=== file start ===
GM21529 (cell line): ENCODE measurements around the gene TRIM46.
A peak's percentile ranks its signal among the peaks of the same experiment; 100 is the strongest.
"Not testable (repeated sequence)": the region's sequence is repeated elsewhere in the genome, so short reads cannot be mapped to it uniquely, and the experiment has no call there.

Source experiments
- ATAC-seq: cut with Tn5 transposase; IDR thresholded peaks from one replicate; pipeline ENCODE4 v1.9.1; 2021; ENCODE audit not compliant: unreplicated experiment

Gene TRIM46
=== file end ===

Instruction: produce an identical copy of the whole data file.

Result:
GM21529 (cell line): ENCODE measurements around the gene TRIM46.
A peak's percentile ranks its signal among the peaks of the same experiment; 100 is the strongest.
"Not testable (repeated sequence)": the region's sequence is repeated elsewhere in the genome, so short reads cannot be mapped to it uniquely, and the experiment has no call there.

Source experiments
- ATAC-seq: cut with Tn5 transposase; IDR thresholded peaks from one replicate; pipeline ENCODE4 v1.9.1; 2021; ENCODE audit not compliant: unreplicated experiment

Gene TRIM46